Background: How diagnostic strategies for suspected pulmonary embolism (PE) perform in relevant patient subgroups defined by sex, age, cancer, and previous venous thromboembolism (VTE) is unknown.
Purpose: To evaluate the safety and efficiency of the Wells and revised Geneva scores combined with fixed and adapted D-dimer thresholds, as well as the YEARS algorithm, for ruling out acute PE in these subgroups.
Data sources: MEDLINE from 1 January 1995 until 1 January 2021.
Study selection: 16 studies assessing at least 1 diagnostic strategy.
Data extraction: Individual-patient data from 20 553 patients.
Data synthesis: Safety was defined as the diagnostic failure rate (the predicted 3-month VTE incidence after exclusion of PE without imaging at baseline). Efficiency was defined as the proportion of individuals classified by the strategy as "PE considered excluded" without imaging tests. Across all strategies, efficiency was highest in patients younger than 40 years (47% to 68%) and lowest in patients aged 80 years or older (6.0% to 23%) or patients with cancer (9.6% to 26%). However, efficiency improved considerably in these subgroups when pretest probability-dependent D-dimer thresholds were applied. Predicted failure rates were highest for strategies with adapted D-dimer thresholds, with failure rates varying between 2% and 4% in the predefined patient subgroups.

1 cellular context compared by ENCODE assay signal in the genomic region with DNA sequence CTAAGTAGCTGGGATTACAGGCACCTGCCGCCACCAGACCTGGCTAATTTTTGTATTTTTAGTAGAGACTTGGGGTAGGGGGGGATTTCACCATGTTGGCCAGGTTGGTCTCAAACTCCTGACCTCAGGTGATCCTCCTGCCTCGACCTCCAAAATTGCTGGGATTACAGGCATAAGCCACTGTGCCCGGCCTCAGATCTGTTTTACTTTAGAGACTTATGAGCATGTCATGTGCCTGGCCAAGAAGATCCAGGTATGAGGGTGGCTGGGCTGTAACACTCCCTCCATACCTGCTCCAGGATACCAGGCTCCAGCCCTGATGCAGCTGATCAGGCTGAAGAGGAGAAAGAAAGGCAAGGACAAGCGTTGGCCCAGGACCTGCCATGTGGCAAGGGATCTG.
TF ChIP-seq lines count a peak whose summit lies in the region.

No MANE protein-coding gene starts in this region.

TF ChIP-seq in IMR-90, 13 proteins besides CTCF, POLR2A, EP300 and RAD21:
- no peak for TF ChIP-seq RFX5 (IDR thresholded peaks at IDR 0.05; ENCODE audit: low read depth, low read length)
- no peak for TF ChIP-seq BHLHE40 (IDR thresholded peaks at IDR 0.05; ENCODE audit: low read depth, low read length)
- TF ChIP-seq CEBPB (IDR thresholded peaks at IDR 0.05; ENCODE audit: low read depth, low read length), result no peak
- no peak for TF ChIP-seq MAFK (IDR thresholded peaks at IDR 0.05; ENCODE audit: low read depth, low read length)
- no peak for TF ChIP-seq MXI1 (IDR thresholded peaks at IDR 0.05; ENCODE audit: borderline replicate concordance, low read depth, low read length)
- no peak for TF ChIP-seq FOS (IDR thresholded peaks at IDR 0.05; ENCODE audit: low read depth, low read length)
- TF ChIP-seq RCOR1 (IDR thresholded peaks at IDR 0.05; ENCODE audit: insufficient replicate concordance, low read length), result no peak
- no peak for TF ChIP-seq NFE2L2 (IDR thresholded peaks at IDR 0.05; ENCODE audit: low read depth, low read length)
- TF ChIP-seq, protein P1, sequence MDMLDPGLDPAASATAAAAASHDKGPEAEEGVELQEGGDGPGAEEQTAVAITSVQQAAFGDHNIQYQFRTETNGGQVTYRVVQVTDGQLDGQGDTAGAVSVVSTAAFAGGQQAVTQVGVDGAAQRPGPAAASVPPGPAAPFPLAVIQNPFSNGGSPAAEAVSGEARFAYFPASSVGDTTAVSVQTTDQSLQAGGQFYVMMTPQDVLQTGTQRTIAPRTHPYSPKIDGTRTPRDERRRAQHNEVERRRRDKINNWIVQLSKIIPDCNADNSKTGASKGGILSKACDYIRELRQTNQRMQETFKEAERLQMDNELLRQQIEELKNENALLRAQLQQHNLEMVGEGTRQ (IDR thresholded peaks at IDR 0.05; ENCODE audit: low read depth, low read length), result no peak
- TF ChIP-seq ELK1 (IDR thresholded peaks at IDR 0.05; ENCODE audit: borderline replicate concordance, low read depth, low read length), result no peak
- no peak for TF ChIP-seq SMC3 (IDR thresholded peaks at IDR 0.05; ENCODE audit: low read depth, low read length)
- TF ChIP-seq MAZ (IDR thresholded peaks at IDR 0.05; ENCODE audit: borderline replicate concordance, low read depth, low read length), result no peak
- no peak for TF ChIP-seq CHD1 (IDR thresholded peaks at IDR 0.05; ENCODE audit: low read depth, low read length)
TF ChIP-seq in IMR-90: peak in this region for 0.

Limitations: Between-study differences in scoring predictor items and D-dimer assays, as well as the presence of differential verification bias, in particular for classifying fatal events and subsegmental PE cases, all of which may have led to an overestimation of the predicted failure rates of adapted D-dimer thresholds.
Conclusion: Overall, all strategies showed acceptable safety, with pretest probability-dependent D-dimer thresholds having not only the highest efficiency but also the highest predicted failure rate. From an efficiency perspective, this individual-patient data meta-analysis supports application of adapted D-dimer thresholds.
Primary funding source: Dutch Research Council. (PROSPERO: CRD42018089366).